I figured I'd start a thread in the packrafting section to document the creation of my inflatable PFD since I'm super stoked about it.
The project started off as a hybrid air/foam PFD, but I've now shifted directions and I'm making purely an air PFD. I decided filling the air chambers about 1/3 to 1/2 full of foam would significantly increase the bulk and weight, while still sucking at being a PFD since it would be below the minimum amount of float I really need. Accordingly, this PFD is now an ultralight inflatable PFD for moderate wilderness use, and I'll use a more robust foam PFD if I ever start creek boating locally.
All materials to date have been ordered from QuestOutfitters.com
Stage 1 - Making the Vest
Using 2.2oz 70D nylon, I set about making a basic vest. I traced the outline (minus the sleeves) of a shirt that fits well onto my fabric. Then I cut that out and make a duplicate so I had two halves. I then sewed them together using flat felled seams.
Then I made the 'front' more of a front by adding a 'V' to the neck line and I cut it open down the front. I then enlarged the sleeve holes, mostly towards the front and bottom (as you can see in the first pic), so that there is lots of room to paddle without interference. Once I was happy with everything, I sewed on the edging from Quest. Unfortunately I didn't order quite enough (3 yards) so I'll have to finish the edging later.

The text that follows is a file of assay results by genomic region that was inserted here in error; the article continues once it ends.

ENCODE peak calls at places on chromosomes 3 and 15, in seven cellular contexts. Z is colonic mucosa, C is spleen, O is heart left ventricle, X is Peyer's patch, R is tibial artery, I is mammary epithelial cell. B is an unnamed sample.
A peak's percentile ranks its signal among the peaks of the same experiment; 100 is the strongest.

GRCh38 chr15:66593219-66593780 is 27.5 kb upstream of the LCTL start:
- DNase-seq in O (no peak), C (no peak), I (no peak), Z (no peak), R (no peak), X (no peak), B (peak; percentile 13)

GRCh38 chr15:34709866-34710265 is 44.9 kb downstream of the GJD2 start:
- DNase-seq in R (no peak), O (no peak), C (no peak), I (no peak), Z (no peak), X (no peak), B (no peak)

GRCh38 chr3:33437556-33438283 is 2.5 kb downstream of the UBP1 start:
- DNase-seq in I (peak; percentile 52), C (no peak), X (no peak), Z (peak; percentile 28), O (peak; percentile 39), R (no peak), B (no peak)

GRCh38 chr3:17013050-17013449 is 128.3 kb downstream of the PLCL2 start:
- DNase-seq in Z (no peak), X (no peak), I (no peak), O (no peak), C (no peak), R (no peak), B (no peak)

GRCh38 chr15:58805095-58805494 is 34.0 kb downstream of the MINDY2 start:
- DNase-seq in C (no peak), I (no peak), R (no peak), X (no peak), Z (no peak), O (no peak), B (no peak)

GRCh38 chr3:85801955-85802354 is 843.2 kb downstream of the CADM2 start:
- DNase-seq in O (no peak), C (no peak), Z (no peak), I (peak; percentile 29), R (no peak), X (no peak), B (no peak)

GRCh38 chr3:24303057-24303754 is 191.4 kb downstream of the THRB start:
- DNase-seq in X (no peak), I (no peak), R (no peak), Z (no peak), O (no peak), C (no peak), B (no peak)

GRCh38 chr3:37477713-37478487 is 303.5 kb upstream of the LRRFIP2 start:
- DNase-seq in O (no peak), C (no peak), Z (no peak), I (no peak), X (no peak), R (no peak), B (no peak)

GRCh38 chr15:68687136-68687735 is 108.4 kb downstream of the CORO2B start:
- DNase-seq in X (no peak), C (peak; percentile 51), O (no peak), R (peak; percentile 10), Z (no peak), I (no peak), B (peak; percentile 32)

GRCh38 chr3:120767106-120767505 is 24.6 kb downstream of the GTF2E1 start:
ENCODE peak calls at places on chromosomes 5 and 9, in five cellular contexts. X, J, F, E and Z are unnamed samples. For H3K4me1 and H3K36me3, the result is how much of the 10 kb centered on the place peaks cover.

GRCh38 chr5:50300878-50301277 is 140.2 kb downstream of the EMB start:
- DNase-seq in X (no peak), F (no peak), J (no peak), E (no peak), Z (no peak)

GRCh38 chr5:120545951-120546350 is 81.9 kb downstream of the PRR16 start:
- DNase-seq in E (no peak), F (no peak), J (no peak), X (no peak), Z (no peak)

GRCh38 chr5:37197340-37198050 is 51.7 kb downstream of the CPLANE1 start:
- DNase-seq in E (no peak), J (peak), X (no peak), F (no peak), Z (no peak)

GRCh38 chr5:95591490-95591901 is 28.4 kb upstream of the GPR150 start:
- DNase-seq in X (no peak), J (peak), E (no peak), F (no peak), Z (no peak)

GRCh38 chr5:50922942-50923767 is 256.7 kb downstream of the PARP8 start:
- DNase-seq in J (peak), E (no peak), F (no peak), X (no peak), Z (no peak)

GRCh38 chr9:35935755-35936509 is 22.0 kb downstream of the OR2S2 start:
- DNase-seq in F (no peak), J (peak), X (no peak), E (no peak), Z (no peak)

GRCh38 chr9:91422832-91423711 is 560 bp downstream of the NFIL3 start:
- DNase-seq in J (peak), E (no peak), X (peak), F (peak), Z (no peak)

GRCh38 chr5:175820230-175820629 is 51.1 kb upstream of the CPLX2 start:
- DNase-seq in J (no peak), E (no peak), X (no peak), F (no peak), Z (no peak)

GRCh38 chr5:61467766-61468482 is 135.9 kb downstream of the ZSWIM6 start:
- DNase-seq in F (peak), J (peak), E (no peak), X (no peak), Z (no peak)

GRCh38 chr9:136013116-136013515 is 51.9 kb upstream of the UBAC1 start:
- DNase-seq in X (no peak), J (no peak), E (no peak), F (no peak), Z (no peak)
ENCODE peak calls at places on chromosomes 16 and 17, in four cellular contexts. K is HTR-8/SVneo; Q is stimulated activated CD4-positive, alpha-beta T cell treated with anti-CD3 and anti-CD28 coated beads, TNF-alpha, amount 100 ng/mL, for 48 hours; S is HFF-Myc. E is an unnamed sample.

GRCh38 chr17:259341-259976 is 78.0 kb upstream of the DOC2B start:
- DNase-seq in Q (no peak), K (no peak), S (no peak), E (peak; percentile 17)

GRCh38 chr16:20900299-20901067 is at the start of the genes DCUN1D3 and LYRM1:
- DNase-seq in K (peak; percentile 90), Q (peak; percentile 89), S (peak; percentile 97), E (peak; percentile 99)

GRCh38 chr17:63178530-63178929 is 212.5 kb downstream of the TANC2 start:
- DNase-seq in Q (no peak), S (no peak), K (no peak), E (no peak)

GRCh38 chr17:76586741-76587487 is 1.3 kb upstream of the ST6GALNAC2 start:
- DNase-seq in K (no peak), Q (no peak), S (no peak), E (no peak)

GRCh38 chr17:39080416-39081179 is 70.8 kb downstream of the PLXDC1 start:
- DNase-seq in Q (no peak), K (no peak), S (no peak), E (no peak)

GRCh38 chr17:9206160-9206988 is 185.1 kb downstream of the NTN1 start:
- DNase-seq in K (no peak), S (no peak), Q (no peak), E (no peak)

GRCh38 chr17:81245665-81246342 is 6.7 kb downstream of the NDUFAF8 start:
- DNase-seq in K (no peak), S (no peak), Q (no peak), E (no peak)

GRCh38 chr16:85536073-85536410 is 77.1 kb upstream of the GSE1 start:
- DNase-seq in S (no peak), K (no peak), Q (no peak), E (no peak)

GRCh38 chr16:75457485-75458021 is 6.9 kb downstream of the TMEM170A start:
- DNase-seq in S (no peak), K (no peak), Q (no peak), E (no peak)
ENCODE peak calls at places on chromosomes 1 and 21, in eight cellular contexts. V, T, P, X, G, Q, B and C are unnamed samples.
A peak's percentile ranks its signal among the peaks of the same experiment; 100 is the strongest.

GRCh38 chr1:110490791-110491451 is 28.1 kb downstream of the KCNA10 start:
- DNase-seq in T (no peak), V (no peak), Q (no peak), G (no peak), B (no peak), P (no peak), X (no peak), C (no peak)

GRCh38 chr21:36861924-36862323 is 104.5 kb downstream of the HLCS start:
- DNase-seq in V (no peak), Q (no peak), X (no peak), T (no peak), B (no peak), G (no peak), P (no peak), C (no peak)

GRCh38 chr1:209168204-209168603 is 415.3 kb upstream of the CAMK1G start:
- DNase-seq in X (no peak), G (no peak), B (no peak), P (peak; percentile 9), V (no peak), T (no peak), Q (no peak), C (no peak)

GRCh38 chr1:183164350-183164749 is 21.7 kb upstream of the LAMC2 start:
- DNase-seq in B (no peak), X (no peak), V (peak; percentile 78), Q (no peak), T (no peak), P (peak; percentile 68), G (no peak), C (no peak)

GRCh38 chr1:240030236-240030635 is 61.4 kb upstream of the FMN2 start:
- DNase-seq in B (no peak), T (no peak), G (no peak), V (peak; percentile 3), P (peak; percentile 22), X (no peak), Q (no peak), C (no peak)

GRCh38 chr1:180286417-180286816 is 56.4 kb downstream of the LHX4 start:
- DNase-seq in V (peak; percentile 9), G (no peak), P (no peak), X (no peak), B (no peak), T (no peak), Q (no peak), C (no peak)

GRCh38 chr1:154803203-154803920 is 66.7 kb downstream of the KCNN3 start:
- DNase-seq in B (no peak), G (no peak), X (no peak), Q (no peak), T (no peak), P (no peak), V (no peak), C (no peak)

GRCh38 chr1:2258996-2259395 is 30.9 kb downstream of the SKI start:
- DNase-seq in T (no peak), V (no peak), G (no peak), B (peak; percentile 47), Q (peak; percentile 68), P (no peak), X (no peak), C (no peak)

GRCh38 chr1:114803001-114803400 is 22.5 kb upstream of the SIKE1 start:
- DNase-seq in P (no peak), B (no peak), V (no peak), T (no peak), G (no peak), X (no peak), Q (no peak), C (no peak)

Stage 2 - The Back Chamber
With the vest made, the next order of business was to create the 3 air chambers (one upper back, two on chest) needed to float. I decided about 22 lbs of float (10 back, 12 chest) would be a decent amount, since I don't plan to run crazy white water with this.
I sat in my pack raft and figured out where I could position the air chamber that wouldn't interfere with my use of the back rest. I did think about eliminating the raft backrest and incorporating an air chamber into the vest instead, but I didn't want the floatation getting too low down my body because I want to make sure I float head up.
I deciding on a back chamber of 12" (wide), 9" (tall) and 2.5" thick. This gives me a total of 270 cubic inches and 9.7 lbs of float. I suspect in reality because the chamber will bulge a bit away from a perfect rectangle, I'll get a bit more float than this.
To make the chamber, I used 70D heat sealable nylon (from Quest). I didn't want to bond to equal halves together like is normally done to create sleeping pads and pillows, because I wanted a non-symetrical shape that would sit nicely against my back. This is hard to explain, so I'll let the photos do the talking:
Flat side, which will get sewn to the vest around the 3/4" bonded perimeter:
I'm super stoked about this air chamber. I still need to add the valve. It's going where my fingers are in the first picture. By putting it in the corner seam, I leave the perimeter seam intact so I can sew it to the vest all the way around.
As a side bonus, this is going to make an amazing pillow.
I haven't totally determined how I'm going to sew it to the vest yet, but it shouldn't be too hard. I might cut a hole and reinforce the edge before sewing it to the chamber, or I might just sew it on.
The work continues...